The AHRQ PSNet Collection comprises an extensive selection of resources relevant to the patient safety community. These resources come in a variety of formats, including literature, research, tools, and Web sites. Resources are identified using the National Library of Medicine’s Medline database, various news and content aggregators, and the expertise of the AHRQ PSNet editorial and technical teams.
The Universal Protocol requires hospitals to adopt time outs as a strategy to prevent wrong-site surgeries. This commentary describes how one organization combined elements of time outs and the surgical safety checklist to augment communication and teamwork in surgical settings. Implementation of the enhanced time out involved targeted education and clarity around surgical roles and responsibilities.
Collins SJ, Newhouse R, Porter J, et al. AORN J. 2014;100:65-79.e5.
Organizations including The Joint Commission, the World Health Organization, and the Centers for Medicare and Medicaid Services have focused on improving surgical safety. Using Reason's Swiss cheese model, this review analyzes the evidence for surgical checklist implementation to determine its usefulness in preventing wrong-site surgery and recommends tactics to address weaknesses.
Deviations from the previously agreed upon perioperative care plan were associated with an increased risk of adverse events during surgery. Unplanned changes in surgical procedures have been previously associated with higher risk for retained surgical instruments.
Neily J, Mills PD, Eldridge N, et al. Arch Surg. 2011;146:1235-9.
This analysis of incorrect surgical procedures in the Veterans Affairs (VA) system found an overall decline in the number of reported wrong-site, wrong-patient, and wrong-procedure errors compared with the authors' prior study. As in the earlier report, half of the incorrect procedures occurred outside of the operating room. Root cause analyses of errors revealed that lack of standardization and human factors issues were major contributing factors. During the time period of this study, the VA implemented a teamwork training program that has been associated with a significant decline in surgical mortality. The authors propose that additional, focused team training may be one solution to this persistent problem.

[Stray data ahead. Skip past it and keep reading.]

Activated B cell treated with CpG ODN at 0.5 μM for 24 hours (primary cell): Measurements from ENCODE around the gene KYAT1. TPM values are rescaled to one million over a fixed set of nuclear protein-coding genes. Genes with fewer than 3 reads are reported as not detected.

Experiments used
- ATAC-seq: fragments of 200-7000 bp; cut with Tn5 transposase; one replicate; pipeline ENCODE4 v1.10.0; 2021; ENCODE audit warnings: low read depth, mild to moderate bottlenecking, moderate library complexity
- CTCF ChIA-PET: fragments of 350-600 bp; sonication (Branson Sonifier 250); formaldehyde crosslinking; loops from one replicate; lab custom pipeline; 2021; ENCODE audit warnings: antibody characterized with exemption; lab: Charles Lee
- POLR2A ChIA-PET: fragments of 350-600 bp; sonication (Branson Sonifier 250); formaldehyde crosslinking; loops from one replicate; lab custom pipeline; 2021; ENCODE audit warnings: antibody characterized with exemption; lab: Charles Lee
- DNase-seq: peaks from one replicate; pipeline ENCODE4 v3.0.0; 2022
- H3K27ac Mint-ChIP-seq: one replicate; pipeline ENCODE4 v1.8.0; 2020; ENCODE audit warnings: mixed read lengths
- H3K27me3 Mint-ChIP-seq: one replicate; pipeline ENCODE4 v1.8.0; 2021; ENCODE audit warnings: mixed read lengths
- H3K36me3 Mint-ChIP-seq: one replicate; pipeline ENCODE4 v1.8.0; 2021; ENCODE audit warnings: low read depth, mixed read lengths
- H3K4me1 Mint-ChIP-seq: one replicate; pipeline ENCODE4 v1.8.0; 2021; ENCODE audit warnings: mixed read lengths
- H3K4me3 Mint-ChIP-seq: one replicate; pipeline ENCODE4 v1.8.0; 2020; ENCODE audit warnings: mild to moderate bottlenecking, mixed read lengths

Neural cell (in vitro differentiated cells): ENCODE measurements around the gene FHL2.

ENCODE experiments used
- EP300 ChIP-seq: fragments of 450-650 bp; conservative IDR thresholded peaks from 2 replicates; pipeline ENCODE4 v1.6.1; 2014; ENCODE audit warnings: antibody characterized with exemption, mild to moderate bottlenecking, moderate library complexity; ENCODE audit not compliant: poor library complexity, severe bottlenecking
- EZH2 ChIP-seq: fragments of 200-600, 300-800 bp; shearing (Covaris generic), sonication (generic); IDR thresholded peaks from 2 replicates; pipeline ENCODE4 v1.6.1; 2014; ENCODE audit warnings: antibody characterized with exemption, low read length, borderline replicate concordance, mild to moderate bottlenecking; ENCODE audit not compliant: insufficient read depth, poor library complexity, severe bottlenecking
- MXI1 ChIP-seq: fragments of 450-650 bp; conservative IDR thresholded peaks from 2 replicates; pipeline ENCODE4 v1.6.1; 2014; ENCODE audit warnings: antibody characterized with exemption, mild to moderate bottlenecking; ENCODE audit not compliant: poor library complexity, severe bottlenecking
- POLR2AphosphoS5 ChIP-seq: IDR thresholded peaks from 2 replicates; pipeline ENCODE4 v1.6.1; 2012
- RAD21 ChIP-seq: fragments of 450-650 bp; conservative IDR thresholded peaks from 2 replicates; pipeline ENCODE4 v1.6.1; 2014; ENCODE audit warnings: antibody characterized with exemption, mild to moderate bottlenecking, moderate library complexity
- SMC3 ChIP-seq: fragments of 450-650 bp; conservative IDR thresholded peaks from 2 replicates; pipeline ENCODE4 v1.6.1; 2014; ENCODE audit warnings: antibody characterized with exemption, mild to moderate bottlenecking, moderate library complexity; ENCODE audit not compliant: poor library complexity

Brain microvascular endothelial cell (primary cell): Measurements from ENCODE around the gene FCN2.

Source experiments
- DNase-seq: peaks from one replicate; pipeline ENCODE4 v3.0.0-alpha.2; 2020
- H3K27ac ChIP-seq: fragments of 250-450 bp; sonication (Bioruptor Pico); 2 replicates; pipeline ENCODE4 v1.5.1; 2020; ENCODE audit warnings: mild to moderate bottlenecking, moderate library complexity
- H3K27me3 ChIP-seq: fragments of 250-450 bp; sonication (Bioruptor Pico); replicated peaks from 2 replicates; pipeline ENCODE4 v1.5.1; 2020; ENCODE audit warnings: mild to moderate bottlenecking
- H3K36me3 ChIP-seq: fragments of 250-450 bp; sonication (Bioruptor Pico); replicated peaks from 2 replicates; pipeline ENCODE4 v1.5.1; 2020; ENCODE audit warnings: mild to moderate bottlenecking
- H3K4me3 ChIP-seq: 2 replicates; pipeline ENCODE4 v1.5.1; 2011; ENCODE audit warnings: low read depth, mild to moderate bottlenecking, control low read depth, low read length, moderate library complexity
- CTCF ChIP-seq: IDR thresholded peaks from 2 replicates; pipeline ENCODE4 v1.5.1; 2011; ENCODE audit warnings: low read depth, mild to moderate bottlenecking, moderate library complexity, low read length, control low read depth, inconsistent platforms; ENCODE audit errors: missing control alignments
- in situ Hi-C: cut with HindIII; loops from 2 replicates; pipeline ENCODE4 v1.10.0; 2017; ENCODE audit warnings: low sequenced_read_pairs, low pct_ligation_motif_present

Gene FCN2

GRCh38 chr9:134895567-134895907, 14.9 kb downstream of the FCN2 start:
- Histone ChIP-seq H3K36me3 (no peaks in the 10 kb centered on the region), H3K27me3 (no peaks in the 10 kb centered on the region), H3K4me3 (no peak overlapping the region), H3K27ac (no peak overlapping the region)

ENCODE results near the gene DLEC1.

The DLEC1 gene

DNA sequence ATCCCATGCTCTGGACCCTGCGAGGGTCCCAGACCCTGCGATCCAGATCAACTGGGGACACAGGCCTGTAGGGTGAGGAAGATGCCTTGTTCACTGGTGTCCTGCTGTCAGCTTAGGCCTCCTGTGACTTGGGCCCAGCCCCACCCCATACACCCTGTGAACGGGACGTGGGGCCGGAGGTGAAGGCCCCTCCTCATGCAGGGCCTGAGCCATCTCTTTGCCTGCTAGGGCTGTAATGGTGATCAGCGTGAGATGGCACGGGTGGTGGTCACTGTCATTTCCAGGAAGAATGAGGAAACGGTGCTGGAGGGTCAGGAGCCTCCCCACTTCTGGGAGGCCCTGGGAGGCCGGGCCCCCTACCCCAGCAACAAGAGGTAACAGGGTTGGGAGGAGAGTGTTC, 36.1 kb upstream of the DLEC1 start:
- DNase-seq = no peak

Shah RK, Arjmand E, Roberson DW, et al. Arch Otolaryngol Head Neck Surg. 2011;137:69-73.
This study surveyed clinicians and discovered significant variation in their time-out and site-marking procedures in daily practice. The authors highlight the dynamic tension between national regulations and local interpretations of such policies.
Cohen FL, Mendelsohn D, Bernstein M. J Neurosurg. 2010;113:461-73.
This study found that communication breakdowns, inadequate preoperative checks, technical factors, and human error were the primary categories identified in assessing the root causes of wrong-site craniotomy. The authors suggest that the events were preventable had proper compliance with protocols taken place.
Shah RK, Nussenbaum B, Kienstra M, et al. Otolaryngol Head Neck Surg. 2010;143:37-41.
This survey of otolaryngologists found that many respondents had personal experience with wrong-site surgery. Incorrectly labeled or inverted radiographic images were frequently implicated as a contributing cause.
Wong DA, Lewis B, Herndon JH, et al. The Journal of Bone and Joint Surgery-American Volume. 2009;91.
This article highlights the discussion at a joint symposium between Canadian and American orthopedic associations. The authors discuss the state of patient safety, wrong-site surgery, and future areas for improvement initiatives.
Lee JS, Curley AW, Smith RA, et al. J Oral Maxillofac Surg. 2007;65:1793-9.
This article discusses strategies to prevent wrong-site tooth extraction including education, improving referral forms, and standardizing preoperative procedures. A prior AHRQ WebM&M commentary also discussed this topic.
The author reviews the epidemiology of surgical adverse events from major epidemiologic studies and discusses the need for a systems approach to preventing wrong-site surgery with particular emphasis on spinal surgery.
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